Final Defense: Ashwin Dharmakash

Event Date: April 11, 2024
Time: 8am
Location: WANG 1004
Priority: No
School or Program: Materials Engineering
College Calendar: Show

"Development and Evaluation of Aligned Polycrystalline Alumina as an Infrared Window Candidate for Hypersonic Flight Application" 

Ashwin Dharmakash, MSE PhD Candidate 

Advisors: Professor Rod Trice & Professor Jeffrey Youngblood

WebEx Link


Hypersonic flight is the key to unlocking a nation’s strategic advantage in this century’s military theater. Military powerhouses such as the United States, Russia, India, China, Australia, and the EU publicly possess hypersonic weapons capabilities. Such technology enables intercontinental travel orders of magnitude faster than conventional flights. A trip halfway across the world, would take not twenty hours, but two. Nations that possess such technology would not only experience a massive growth in the commercial sector, but also pose a precise and lethal military threat.
These aircraft travel at speeds greater than Mach V. Guiding them towards a target involves using passive and active remote sensing optoelectronics, operating in infrared. However, the level of thermal and chemical load the aircraft and these electronic equipment experience while at such high speeds cause them to fail. Thus, ceramic window materials are used to act as a barrier between the hypersonic flight environment and this sensitive electronic equipment. Such materials need to be both mechanically robust, and also transparent within the relevant infrared ranges used for guidance.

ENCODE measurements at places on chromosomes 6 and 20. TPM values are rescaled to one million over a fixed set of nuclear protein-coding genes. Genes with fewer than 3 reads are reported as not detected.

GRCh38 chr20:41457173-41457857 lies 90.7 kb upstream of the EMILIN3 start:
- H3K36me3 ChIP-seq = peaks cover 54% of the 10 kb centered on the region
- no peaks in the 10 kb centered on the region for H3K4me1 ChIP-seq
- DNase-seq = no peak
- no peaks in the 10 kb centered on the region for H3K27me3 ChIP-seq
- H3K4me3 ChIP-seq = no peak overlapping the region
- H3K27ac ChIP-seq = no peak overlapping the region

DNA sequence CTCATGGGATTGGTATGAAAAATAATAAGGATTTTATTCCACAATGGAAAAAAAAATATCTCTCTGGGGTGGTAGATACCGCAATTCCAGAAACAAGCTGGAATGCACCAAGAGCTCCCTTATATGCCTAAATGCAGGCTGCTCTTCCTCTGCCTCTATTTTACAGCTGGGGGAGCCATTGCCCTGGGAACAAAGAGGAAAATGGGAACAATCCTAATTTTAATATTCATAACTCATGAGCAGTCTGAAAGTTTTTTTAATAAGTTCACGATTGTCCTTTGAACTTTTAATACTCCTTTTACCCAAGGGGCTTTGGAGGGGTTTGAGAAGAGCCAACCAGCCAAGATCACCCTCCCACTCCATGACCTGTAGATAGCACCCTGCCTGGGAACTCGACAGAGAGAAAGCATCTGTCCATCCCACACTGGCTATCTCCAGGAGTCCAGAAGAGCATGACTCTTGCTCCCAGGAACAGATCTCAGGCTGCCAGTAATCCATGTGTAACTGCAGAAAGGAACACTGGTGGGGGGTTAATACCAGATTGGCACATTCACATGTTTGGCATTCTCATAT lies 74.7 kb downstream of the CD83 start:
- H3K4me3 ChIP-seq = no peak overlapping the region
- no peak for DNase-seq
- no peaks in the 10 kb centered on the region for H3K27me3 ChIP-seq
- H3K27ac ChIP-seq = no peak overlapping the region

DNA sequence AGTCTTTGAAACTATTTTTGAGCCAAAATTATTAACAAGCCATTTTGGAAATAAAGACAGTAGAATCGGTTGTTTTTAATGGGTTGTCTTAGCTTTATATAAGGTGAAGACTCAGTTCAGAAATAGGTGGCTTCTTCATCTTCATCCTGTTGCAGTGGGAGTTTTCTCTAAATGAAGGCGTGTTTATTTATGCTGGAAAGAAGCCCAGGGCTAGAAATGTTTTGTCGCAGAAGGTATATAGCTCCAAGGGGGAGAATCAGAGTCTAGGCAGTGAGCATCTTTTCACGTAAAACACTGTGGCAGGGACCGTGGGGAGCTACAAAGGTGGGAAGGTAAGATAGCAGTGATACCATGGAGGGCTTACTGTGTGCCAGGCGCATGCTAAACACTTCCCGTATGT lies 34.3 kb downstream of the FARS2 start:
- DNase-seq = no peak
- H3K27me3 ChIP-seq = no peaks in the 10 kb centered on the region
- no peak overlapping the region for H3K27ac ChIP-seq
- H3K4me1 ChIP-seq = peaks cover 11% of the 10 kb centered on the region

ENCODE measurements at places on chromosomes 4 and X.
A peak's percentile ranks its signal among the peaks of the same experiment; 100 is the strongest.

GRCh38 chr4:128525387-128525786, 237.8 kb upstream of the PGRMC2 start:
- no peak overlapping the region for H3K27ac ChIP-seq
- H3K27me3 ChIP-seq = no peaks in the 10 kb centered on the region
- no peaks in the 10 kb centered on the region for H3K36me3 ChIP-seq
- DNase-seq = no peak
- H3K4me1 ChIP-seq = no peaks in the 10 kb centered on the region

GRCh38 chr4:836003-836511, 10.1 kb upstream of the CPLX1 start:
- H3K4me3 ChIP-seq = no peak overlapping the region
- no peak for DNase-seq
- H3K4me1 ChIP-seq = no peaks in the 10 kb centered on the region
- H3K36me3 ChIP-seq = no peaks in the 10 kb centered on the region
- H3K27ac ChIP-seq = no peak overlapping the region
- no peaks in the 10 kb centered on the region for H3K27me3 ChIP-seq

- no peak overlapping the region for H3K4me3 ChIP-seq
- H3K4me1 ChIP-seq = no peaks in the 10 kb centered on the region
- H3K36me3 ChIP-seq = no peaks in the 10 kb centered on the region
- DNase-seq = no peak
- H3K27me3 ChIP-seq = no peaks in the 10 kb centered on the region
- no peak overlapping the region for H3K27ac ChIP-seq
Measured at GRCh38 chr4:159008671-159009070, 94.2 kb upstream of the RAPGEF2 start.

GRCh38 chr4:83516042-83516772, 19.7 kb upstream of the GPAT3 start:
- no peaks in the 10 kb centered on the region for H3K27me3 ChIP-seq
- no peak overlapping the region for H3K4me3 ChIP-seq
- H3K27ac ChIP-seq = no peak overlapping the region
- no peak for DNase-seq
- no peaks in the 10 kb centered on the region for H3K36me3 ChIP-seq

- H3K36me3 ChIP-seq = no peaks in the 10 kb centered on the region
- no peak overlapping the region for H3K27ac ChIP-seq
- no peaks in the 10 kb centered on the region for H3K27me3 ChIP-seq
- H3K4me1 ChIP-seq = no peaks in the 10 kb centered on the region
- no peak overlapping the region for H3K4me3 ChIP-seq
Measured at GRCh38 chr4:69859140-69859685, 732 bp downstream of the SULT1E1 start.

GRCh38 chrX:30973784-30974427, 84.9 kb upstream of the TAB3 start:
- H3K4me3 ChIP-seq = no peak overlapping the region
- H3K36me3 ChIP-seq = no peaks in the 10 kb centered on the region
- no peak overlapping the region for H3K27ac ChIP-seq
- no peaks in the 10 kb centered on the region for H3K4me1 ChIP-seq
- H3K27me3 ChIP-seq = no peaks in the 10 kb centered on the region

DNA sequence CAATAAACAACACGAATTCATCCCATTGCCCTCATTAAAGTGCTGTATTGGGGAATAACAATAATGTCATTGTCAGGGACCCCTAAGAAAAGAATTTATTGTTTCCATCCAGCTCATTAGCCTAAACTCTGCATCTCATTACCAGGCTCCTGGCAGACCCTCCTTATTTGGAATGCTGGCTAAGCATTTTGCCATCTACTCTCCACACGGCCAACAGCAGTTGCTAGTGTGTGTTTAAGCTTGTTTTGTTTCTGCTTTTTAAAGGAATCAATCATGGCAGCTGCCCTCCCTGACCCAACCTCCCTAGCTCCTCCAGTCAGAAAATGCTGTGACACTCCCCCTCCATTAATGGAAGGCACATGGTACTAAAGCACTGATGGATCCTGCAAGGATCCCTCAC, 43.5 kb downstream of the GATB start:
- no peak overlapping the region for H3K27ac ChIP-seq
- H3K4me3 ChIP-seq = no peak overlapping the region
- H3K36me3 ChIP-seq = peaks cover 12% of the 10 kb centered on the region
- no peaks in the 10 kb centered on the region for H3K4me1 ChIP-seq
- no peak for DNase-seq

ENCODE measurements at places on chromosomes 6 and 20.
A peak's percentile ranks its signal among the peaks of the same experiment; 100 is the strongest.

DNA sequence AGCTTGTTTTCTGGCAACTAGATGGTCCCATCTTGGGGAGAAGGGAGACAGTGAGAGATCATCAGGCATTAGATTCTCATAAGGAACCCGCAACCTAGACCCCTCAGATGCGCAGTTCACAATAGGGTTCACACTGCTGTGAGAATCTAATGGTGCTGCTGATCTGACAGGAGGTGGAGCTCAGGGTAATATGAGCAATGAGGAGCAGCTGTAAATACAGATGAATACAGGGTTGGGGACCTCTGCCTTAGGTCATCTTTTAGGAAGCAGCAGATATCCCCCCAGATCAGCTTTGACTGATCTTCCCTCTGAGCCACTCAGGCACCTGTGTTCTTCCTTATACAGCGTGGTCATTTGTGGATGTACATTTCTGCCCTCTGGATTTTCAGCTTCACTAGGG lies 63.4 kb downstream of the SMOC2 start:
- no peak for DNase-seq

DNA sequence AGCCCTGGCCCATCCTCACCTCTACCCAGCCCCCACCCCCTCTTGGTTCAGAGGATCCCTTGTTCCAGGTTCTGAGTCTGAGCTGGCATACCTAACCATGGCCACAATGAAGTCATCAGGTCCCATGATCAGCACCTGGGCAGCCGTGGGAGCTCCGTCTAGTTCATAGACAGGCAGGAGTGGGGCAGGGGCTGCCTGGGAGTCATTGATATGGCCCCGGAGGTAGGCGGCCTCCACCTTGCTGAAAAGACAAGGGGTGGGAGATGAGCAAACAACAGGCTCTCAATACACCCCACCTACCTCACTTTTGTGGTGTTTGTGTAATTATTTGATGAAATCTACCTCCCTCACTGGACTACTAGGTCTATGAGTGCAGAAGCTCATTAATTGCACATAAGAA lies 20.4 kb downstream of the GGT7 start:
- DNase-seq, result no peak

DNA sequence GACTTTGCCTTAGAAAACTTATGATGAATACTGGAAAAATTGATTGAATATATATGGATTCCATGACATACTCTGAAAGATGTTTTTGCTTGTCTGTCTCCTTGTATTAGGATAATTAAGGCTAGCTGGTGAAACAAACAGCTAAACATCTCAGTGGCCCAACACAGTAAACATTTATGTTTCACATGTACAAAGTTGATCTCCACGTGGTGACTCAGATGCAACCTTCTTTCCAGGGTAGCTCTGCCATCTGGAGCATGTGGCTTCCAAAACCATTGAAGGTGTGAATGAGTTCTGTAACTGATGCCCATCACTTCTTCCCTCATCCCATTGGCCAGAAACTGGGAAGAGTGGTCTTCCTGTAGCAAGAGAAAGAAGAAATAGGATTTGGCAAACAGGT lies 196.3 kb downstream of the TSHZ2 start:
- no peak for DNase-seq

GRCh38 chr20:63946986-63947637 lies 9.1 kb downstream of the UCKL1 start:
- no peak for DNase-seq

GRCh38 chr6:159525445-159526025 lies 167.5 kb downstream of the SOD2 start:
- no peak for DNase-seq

Single-crystal sapphire (alumina) is a infrared window material that has long been researched and used since the 1960s for hypersonic window application. Not however, because it is optimal, but because sapphire is readily available, plentiful, and easy to microstructurally control and manufacture. Its transparency range is limited to the optical and near-infrared, while it exhibits poor mechanical and dielectric strength.
Polycrystalline alumina (PCA) has recently been shown to possess more favorable infrared window characteristics as opposed to its single-crystal counterpart. This is achieved by processing using a platelet powder morphology in a single processing step – hot-pressing.
Full densification (> 99.5%) of PCA samples was achieved, demonstrating maximum optical transparency comparable to that of single-crystal sapphire. These results were accompanied by exaggerated grain growth, resulting in lower mechanical strength.
This research works on a two-fold approach to minimizing the grain growth of PCA, in efforts to maintain favorable optical characteristics. The first is tailoring sintering conditions, while the second is purifying powder morphology. Optical tests demonstrated favorable results, comparable to control group transparency, while mechanical tests (ASTM 1161a) calculated a high Weibull modulus for PCA. Thermal loading via ablation testing compared PCA samples to industry alternatives (single-crystal sapphire) and (equiaxed alumina).
Finally, additional work was done on nanoceramic MgO:Y2O3, in a ceramic-processing method like that of PCA. These findings will also be discussed.

2024-04-11 08:00:00 2024-04-11 09:00:00 America/Indiana/Indianapolis Final Defense: Ashwin Dharmakash WANG 1004